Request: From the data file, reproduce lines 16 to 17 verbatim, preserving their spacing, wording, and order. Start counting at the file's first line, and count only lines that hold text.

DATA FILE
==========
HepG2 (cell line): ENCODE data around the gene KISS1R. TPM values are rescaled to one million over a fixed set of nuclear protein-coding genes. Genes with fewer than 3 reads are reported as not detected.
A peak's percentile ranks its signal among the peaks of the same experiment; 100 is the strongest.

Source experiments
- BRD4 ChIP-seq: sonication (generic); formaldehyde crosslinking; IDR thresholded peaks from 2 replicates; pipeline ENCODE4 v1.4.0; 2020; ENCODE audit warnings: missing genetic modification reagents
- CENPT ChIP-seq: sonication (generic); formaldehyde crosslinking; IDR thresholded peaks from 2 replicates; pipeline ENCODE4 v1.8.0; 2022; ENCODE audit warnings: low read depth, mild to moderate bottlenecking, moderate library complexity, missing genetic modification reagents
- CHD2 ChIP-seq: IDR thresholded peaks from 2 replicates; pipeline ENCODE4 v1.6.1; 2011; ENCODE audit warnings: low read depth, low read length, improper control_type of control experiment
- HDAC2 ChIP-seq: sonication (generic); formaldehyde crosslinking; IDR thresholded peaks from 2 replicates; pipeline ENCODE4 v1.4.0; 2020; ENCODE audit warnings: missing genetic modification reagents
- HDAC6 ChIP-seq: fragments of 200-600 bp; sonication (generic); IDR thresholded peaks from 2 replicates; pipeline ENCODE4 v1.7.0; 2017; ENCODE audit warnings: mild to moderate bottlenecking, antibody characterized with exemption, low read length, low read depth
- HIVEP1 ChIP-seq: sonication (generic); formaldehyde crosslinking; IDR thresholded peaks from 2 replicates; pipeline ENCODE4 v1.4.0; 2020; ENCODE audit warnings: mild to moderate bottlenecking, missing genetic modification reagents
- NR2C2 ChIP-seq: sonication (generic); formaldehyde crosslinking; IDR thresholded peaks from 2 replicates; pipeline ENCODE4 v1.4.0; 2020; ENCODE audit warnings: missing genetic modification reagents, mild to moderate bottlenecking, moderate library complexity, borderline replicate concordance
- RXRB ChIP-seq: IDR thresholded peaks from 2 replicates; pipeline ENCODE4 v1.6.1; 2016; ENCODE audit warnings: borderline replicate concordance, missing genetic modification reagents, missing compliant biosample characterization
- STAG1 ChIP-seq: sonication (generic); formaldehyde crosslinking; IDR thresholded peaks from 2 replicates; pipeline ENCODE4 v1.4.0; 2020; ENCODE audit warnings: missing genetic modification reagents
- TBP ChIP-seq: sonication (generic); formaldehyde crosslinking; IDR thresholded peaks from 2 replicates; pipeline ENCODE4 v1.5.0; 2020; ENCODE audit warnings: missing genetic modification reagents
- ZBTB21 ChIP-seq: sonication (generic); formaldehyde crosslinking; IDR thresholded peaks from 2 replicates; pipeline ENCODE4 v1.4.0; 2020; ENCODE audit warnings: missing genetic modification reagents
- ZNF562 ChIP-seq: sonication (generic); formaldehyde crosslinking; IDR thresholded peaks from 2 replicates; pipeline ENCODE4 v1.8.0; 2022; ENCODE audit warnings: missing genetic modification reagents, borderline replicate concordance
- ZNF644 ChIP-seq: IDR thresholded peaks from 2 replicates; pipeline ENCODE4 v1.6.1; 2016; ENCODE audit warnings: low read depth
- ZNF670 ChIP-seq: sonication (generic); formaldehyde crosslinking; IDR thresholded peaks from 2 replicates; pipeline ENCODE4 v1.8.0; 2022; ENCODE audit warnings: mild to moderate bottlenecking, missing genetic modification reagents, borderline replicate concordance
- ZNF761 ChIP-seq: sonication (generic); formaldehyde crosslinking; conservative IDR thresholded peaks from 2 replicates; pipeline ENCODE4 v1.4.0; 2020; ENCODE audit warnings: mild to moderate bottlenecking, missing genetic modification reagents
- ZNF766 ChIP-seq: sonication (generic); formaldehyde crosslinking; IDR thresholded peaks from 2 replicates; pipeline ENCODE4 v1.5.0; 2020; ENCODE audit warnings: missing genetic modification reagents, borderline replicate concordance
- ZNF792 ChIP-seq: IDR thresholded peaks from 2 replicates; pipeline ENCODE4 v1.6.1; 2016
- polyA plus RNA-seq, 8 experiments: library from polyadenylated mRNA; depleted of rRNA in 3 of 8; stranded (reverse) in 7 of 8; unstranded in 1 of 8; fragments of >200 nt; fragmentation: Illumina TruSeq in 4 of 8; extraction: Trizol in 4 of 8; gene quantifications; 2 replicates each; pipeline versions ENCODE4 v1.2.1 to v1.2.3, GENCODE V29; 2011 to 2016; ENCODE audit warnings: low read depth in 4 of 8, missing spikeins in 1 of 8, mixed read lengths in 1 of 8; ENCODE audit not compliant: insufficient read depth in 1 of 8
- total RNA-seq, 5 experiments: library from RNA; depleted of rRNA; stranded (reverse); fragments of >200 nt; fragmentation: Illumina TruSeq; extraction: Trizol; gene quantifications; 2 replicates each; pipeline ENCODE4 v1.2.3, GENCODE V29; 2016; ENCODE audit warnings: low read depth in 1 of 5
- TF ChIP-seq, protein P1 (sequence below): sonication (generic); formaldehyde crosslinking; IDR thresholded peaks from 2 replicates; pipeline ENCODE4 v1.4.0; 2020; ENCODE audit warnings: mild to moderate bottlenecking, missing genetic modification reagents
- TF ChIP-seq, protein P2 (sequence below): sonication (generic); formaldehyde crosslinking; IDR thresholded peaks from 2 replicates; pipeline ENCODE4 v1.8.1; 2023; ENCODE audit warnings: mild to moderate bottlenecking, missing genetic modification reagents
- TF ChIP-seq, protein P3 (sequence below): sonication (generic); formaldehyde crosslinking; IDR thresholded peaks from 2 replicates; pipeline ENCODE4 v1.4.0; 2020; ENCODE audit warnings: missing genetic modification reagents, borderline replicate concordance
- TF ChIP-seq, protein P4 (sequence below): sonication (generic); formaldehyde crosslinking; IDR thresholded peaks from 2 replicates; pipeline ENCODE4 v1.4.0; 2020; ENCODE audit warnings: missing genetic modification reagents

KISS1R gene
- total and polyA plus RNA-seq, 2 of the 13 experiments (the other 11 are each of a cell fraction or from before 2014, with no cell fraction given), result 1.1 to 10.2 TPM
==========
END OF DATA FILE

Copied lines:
- ZNF644 ChIP-seq: IDR thresholded peaks from 2 replicates; pipeline ENCODE4 v1.6.1; 2016; ENCODE audit warnings: low read depth
- ZNF670 ChIP-seq: sonication (generic); formaldehyde crosslinking; IDR thresholded peaks from 2 replicates; pipeline ENCODE4 v1.8.0; 2022; ENCODE audit warnings: mild to moderate bottlenecking, missing genetic modification reagents, borderline replicate concordance